Animal Cruelty Legislation Delayed
Current Michigan law says that anyone convicted of mutilating or killing an animal can be sentenced to prison for up to four years. There is a current Senate bill aimed at increasing penalties and reclassifying aspects of the law. However, voting on the bill has been delayed.
The new laws would institute harsher penalties for individuals convicted of abusing or neglecting more than 10 animals. The law is aimed at covering breeders and pet shop owners. In addition, prison time would be increased from 4 to 10 years in certain circumstances. For instance, if the animal in question was a pet, and the accused harmed it in order to threaten or get revenge on another person.
While this may seem like a strange reason to harm an animal, it is in fact a very sad reality here in Michigan. The connection between animal cruelty and domestic violence is considerable higher than many people realize.
Statistics from the American Humane Association, a non-profit based in Washington, D.C., show that 71% of female, pet owning, domestic abuse victims in shelters reported that their abuser had “injured, maimed, killed or threatened family pets for revenge or to psychologically control victims.” Another frightening statistic shows that between 25 and 40% of abused women cannot escape their abusive situations because they fear for the lives of their pets or livestock.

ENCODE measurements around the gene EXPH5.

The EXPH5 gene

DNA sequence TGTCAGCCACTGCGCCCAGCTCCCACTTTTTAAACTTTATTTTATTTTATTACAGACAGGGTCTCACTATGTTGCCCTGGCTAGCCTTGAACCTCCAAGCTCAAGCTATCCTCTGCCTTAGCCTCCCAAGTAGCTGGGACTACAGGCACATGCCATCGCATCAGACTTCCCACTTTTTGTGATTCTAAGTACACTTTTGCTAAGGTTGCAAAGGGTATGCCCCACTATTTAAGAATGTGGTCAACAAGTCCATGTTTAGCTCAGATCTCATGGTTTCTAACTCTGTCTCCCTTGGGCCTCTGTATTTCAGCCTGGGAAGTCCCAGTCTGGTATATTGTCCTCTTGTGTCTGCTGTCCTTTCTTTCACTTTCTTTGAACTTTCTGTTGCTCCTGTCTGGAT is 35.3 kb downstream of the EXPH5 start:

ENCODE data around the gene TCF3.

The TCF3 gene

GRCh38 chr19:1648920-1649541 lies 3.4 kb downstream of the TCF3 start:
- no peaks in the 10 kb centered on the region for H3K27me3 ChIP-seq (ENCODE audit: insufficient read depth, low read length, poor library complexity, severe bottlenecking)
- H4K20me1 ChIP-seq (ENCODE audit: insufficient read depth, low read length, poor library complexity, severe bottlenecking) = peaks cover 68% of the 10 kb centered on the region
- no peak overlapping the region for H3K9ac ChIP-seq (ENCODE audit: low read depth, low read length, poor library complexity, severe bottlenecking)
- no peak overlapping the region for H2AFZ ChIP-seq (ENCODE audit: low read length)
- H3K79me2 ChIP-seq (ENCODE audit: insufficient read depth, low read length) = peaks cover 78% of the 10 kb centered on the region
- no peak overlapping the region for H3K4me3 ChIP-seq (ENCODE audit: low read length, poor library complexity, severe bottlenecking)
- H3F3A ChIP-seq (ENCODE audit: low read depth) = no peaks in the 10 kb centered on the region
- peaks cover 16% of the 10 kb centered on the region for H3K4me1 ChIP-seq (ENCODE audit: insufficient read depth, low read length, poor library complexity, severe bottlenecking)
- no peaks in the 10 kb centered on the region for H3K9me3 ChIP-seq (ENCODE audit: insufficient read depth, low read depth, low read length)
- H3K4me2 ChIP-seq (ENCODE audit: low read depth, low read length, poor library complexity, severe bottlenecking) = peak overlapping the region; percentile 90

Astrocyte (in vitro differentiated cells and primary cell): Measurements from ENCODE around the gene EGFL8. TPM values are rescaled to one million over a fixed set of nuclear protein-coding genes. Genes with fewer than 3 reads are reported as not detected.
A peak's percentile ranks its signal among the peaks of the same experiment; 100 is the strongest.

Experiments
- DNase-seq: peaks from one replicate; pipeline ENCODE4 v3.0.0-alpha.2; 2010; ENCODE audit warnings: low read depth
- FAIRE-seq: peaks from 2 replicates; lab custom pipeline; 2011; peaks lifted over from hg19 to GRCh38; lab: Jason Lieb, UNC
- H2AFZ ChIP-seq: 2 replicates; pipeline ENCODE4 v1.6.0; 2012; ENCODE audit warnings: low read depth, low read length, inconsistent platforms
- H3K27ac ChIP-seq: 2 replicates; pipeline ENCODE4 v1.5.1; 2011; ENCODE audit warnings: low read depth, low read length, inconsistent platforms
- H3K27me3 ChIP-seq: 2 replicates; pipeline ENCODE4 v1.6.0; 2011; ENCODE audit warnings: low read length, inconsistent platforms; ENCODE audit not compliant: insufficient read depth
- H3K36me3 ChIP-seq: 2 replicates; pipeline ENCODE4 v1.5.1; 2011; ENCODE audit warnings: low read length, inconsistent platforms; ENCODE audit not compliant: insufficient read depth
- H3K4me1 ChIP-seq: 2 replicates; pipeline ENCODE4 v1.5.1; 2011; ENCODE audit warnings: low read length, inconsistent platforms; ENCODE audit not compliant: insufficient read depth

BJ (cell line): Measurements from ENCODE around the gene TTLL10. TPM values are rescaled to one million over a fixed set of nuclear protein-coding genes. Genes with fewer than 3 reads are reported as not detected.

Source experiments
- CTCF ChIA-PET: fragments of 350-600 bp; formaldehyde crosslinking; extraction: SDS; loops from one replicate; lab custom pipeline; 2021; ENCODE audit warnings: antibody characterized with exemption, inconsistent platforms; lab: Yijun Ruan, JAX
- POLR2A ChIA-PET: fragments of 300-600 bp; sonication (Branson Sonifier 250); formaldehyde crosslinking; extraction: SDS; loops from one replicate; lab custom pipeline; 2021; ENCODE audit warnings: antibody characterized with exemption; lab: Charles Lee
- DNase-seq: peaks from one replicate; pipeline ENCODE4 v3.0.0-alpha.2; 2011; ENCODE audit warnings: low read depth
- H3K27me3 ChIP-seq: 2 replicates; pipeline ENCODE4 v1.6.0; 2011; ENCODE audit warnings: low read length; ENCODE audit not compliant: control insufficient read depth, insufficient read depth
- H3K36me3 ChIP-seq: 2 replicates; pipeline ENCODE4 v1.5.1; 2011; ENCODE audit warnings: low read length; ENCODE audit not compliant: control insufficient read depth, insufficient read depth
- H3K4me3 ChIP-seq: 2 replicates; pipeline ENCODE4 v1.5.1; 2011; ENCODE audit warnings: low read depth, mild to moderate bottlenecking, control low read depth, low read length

Michigan claims to be a zero tolerance state when it comes to animal abuse, which is why many people are upset about the current delay in voting. The delay is apparently the result of majority Republican senators who had concerns about the bills which were raised in a recent closed-door meeting.
No date has been given for when the Senate intends to readdress these bills, and what kinds of changes would need to be made in order to satisfy both the Republican and the Democratic Senators. We will keep you updated on any future changes to the law with regards to this issue.